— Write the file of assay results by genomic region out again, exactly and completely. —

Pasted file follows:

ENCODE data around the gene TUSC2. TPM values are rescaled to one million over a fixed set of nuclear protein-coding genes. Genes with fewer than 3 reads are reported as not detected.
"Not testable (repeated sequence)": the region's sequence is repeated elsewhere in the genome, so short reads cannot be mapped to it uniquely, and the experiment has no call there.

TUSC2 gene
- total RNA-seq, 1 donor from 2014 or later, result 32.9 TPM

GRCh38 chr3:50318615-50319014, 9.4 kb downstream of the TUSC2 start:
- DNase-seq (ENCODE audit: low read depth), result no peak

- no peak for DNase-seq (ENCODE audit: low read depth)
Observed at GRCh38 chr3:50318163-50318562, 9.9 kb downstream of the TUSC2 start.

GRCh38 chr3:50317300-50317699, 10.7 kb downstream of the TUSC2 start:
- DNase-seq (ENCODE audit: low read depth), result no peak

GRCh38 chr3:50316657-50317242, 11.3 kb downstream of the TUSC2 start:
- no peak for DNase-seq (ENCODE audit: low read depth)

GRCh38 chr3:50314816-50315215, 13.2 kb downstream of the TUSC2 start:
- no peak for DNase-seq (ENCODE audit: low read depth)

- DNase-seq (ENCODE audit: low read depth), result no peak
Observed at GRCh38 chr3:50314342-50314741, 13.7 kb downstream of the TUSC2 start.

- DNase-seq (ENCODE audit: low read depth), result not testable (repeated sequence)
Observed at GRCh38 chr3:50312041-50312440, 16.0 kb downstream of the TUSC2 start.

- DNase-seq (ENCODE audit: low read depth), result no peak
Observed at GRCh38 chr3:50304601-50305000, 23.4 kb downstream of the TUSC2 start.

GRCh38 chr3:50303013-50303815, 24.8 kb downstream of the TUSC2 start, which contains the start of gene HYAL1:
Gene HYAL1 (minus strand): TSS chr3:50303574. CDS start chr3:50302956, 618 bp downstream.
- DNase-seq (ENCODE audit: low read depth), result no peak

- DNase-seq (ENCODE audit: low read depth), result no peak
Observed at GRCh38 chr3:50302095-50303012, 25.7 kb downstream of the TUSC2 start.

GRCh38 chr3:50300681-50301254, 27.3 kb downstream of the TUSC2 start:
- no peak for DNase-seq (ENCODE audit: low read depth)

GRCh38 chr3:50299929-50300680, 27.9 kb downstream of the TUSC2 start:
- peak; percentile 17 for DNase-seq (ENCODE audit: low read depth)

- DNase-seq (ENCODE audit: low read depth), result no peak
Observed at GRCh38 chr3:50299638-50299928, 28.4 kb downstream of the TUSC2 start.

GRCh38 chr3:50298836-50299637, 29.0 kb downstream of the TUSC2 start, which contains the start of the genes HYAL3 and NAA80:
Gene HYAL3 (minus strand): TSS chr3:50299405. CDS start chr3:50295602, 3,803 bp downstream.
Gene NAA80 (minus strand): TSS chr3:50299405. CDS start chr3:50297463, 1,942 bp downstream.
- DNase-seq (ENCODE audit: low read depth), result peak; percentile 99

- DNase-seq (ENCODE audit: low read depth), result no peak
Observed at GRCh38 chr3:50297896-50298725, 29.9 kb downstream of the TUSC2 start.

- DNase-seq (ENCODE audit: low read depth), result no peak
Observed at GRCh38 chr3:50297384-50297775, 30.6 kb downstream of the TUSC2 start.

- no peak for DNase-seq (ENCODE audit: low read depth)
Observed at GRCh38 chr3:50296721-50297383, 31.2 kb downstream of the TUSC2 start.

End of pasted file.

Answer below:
ENCODE data around the gene TUSC2. TPM values are rescaled to one million over a fixed set of nuclear protein-coding genes. Genes with fewer than 3 reads are reported as not detected.
"Not testable (repeated sequence)": the region's sequence is repeated elsewhere in the genome, so short reads cannot be mapped to it uniquely, and the experiment has no call there.

TUSC2 gene
- total RNA-seq, 1 donor from 2014 or later, result 32.9 TPM

GRCh38 chr3:50318615-50319014, 9.4 kb downstream of the TUSC2 start:
- DNase-seq (ENCODE audit: low read depth), result no peak

- no peak for DNase-seq (ENCODE audit: low read depth)
Observed at GRCh38 chr3:50318163-50318562, 9.9 kb downstream of the TUSC2 start.

GRCh38 chr3:50317300-50317699, 10.7 kb downstream of the TUSC2 start:
- DNase-seq (ENCODE audit: low read depth), result no peak

GRCh38 chr3:50316657-50317242, 11.3 kb downstream of the TUSC2 start:
- no peak for DNase-seq (ENCODE audit: low read depth)

GRCh38 chr3:50314816-50315215, 13.2 kb downstream of the TUSC2 start:
- no peak for DNase-seq (ENCODE audit: low read depth)

- DNase-seq (ENCODE audit: low read depth), result no peak
Observed at GRCh38 chr3:50314342-50314741, 13.7 kb downstream of the TUSC2 start.

- DNase-seq (ENCODE audit: low read depth), result not testable (repeated sequence)
Observed at GRCh38 chr3:50312041-50312440, 16.0 kb downstream of the TUSC2 start.

- DNase-seq (ENCODE audit: low read depth), result no peak
Observed at GRCh38 chr3:50304601-50305000, 23.4 kb downstream of the TUSC2 start.

GRCh38 chr3:50303013-50303815, 24.8 kb downstream of the TUSC2 start, which contains the start of gene HYAL1:
Gene HYAL1 (minus strand): TSS chr3:50303574. CDS start chr3:50302956, 618 bp downstream.
- DNase-seq (ENCODE audit: low read depth), result no peak

- DNase-seq (ENCODE audit: low read depth), result no peak
Observed at GRCh38 chr3:50302095-50303012, 25.7 kb downstream of the TUSC2 start.

GRCh38 chr3:50300681-50301254, 27.3 kb downstream of the TUSC2 start:
- no peak for DNase-seq (ENCODE audit: low read depth)

GRCh38 chr3:50299929-50300680, 27.9 kb downstream of the TUSC2 start:
- peak; percentile 17 for DNase-seq (ENCODE audit: low read depth)

- DNase-seq (ENCODE audit: low read depth), result no peak
Observed at GRCh38 chr3:50299638-50299928, 28.4 kb downstream of the TUSC2 start.

GRCh38 chr3:50298836-50299637, 29.0 kb downstream of the TUSC2 start, which contains the start of the genes HYAL3 and NAA80:
Gene HYAL3 (minus strand): TSS chr3:50299405. CDS start chr3:50295602, 3,803 bp downstream.
Gene NAA80 (minus strand): TSS chr3:50299405. CDS start chr3:50297463, 1,942 bp downstream.
- DNase-seq (ENCODE audit: low read depth), result peak; percentile 99

- DNase-seq (ENCODE audit: low read depth), result no peak
Observed at GRCh38 chr3:50297896-50298725, 29.9 kb downstream of the TUSC2 start.

- DNase-seq (ENCODE audit: low read depth), result no peak
Observed at GRCh38 chr3:50297384-50297775, 30.6 kb downstream of the TUSC2 start.

- no peak for DNase-seq (ENCODE audit: low read depth)
Observed at GRCh38 chr3:50296721-50297383, 31.2 kb downstream of the TUSC2 start.